CTJ: The top five tax myths to watch out for this election seasonon December 24th, 2011 at 8:00 am
As the presidential campaigns rev up, taxes are emerging as the defining issue of the election. Unfortunately, a lot of misinformation and myths about taxes are spreading as candidates and commentators look to push their different economic agendas.
To start the election season off, here is a breakdown of the five biggest tax whoppers being told by the candidates and commentators alike.
1) Myth: 47 Percent of Americans Do Not Pay Taxes
Fact: All Americans Pay Taxes
Pundits and politicians will continue to rile up audiences this election season by claiming that half of Americans in the U.S. do not pay any taxes. This talking point is used to deflect questions about why the rich should pay their fair share.
The basis of this claim is data showing that 47 percent of Americans did not owe federal income taxes in 2009, which the recession was at it’s peak. The claim ignores the much more regressive federal payroll taxes or state and local sales, income, and property taxes that all Americans pay. The reality is that three-quarters of American households actually pay more in payroll taxes than federal income taxes.
Adding to this, the very reason many low income Americans do not pay federal income taxes is because they benefit from highly effective tax credits like the earned income tax credit (EITC), which incentivize work while providing much needed support to working low and middle class family budgets.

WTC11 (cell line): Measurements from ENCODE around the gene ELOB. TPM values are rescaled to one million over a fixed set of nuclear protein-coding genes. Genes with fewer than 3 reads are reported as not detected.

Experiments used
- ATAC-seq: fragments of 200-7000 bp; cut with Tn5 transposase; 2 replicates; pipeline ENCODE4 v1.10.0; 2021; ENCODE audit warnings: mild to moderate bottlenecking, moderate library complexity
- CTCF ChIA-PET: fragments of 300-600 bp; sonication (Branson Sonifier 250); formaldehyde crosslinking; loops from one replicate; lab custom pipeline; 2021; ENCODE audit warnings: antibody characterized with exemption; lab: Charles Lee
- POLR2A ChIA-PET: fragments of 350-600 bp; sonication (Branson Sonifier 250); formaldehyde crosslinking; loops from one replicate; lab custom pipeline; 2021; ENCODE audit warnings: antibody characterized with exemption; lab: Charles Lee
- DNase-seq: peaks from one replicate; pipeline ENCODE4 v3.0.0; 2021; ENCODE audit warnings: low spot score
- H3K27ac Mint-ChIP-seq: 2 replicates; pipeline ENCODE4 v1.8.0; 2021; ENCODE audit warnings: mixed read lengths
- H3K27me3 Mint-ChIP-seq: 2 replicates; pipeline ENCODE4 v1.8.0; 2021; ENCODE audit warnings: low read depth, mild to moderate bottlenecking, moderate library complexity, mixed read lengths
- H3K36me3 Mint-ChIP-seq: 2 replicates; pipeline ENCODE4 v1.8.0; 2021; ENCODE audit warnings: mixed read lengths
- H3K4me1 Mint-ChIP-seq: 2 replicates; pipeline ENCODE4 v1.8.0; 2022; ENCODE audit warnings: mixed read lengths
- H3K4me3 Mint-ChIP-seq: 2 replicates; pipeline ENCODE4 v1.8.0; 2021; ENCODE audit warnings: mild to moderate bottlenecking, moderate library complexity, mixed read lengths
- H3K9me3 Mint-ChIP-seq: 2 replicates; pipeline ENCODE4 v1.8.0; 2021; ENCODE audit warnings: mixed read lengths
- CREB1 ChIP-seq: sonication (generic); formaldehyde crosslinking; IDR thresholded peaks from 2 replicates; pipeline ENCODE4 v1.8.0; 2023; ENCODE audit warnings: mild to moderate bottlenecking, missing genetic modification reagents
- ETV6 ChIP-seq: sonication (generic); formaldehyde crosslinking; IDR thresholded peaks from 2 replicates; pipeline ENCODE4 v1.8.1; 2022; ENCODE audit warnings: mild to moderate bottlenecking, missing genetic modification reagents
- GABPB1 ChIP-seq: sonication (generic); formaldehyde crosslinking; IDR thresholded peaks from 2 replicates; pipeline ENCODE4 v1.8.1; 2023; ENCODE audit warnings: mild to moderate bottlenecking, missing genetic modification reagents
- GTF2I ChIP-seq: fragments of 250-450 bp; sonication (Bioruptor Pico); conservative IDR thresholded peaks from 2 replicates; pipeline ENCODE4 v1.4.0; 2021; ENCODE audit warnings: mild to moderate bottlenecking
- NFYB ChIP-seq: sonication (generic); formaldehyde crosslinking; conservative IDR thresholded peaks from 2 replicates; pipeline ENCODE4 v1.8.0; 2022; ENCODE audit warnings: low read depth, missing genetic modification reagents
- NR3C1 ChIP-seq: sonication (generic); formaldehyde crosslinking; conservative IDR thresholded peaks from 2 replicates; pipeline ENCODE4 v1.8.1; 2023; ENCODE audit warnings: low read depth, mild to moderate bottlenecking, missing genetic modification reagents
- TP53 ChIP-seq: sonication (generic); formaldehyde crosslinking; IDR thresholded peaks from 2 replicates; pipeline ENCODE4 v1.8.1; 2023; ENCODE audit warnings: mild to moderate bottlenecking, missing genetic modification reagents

2) Myth: The American People and Corporations Pay High Taxes
Fact: The US Has the Third Lowest Taxes of Any Developed Country in the World
Total US taxes are actually at the lowest level they’ve been since 1958. The US has the third lowest level of total taxes of the Organisation for Economic Co-operation and Development (OECD) countries, with the exception of only Chile and Mexico. President Obama, who is often falsely accused of raising taxes, actually cut taxes for 98 percent of the country on top of temporarily extending the entirety of the Bush tax cuts.
A related claim is that the US has the second highest corporate tax rate in the world. This is misleading because it’s based on the on-paper (statutory) corporate rate rather than the actual (effective) rate that corporations pay. Because of the plethora of corporate tax breaks and loopholes, the US actually has the second lowest coporate taxes as a share of GDP in the OECD. In fact, 30 major corporations, including Verizon, Boeing and General Electric, paid nothing in corporate taxes over the last 3 years. Rather than cutting corporate taxes, the sensible solution is to pass revenue-positive corporate tax reform.
3) Myth: Cutting Taxes Creates Jobs and Raises Revenue
Fact: Tax Cuts Reduce Revenue And Are Not Associated with Economic Growth
Since the rise of supply-side economics, tax cuts for the rich have been regarded as a magic elixir that could unleash economic growth, while simultaneously increasing government revenue.
The reality is that the tax cuts that have been tried for over 30 years have proven to be a stunning failure in all regards. In fact, history has shown that the tax rate on the wealthy simply has nothing to do with economic growth. Just consider the strong growth that occurred after President Clinton increased taxes versus the dismal growth following the Bush tax cuts.